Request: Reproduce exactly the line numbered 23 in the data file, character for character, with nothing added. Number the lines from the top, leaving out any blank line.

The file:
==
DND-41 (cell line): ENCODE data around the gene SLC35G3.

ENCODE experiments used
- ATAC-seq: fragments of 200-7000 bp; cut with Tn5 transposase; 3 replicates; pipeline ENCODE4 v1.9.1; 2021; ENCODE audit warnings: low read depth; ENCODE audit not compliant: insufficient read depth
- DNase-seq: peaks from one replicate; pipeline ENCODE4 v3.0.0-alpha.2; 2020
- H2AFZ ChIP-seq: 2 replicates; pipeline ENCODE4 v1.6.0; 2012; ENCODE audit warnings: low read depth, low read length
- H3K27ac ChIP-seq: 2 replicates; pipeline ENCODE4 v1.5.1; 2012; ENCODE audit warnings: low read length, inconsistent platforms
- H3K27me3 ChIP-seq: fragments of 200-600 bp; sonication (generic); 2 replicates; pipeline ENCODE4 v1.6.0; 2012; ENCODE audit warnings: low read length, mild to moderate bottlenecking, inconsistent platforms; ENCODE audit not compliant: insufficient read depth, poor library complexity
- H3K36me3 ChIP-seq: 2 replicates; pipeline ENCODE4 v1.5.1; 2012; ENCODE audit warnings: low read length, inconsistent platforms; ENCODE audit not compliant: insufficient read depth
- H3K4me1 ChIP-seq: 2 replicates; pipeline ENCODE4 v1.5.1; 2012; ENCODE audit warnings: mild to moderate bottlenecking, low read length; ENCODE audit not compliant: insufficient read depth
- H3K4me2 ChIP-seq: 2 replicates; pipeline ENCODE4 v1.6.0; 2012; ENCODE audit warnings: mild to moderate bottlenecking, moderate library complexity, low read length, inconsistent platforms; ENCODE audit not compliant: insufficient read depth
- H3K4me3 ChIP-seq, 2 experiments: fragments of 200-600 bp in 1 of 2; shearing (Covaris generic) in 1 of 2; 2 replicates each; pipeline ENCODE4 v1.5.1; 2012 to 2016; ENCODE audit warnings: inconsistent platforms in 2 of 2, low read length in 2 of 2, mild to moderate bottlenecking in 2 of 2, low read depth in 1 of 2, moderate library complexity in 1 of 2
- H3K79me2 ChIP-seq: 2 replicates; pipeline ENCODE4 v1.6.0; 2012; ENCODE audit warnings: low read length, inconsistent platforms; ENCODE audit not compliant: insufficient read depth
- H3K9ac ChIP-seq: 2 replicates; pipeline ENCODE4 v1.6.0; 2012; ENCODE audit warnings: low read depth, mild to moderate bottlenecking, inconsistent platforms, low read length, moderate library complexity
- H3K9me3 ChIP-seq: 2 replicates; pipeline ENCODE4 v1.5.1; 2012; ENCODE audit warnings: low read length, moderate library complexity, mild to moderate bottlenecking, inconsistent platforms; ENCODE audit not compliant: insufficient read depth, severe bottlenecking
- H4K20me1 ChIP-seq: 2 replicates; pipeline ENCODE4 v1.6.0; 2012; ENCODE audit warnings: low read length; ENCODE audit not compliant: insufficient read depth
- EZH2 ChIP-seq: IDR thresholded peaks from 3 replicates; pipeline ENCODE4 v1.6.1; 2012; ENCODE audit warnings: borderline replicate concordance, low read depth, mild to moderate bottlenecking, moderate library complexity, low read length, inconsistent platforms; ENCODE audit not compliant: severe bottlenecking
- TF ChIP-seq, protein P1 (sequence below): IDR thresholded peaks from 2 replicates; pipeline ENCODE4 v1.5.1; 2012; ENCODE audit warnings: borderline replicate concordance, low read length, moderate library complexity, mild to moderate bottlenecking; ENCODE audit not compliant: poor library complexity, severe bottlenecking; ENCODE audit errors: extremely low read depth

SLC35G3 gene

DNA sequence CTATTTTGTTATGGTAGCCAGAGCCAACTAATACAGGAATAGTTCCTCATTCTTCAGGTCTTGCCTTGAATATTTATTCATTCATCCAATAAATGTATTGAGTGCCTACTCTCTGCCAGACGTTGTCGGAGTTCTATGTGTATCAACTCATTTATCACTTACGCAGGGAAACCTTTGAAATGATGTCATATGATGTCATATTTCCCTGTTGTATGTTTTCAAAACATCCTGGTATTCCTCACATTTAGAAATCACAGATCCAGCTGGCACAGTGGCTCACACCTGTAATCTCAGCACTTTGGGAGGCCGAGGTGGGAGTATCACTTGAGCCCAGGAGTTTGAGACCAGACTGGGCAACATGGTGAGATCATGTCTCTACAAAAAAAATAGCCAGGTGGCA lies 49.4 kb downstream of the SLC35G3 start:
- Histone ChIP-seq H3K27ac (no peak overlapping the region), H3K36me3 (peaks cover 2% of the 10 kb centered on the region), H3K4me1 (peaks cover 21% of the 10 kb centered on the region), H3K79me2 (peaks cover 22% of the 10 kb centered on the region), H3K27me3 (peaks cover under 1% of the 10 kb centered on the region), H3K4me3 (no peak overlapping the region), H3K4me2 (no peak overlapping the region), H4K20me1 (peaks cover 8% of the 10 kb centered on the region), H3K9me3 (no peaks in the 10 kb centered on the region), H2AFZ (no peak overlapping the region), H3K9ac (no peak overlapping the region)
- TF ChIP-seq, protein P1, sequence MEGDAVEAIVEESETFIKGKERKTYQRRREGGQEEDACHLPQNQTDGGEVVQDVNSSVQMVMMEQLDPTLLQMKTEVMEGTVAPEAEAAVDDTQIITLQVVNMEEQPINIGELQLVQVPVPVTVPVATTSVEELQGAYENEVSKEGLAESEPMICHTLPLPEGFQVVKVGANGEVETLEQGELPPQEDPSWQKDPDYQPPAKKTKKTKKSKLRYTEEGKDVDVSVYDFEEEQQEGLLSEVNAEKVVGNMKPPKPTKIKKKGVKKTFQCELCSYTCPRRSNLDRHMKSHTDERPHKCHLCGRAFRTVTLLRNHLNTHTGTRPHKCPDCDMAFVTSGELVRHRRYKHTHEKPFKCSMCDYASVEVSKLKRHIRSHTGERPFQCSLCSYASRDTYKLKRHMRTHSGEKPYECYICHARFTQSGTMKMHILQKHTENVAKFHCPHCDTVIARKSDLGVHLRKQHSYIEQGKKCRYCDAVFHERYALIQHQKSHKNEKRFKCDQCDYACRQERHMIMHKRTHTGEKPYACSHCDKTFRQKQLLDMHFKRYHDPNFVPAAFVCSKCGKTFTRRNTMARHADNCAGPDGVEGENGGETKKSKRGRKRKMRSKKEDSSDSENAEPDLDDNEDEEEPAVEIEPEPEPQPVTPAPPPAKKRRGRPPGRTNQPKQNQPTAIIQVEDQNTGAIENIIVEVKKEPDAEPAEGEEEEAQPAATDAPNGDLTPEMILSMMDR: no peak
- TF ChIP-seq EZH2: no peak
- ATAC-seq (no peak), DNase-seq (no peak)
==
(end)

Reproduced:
- ATAC-seq (no peak), DNase-seq (no peak)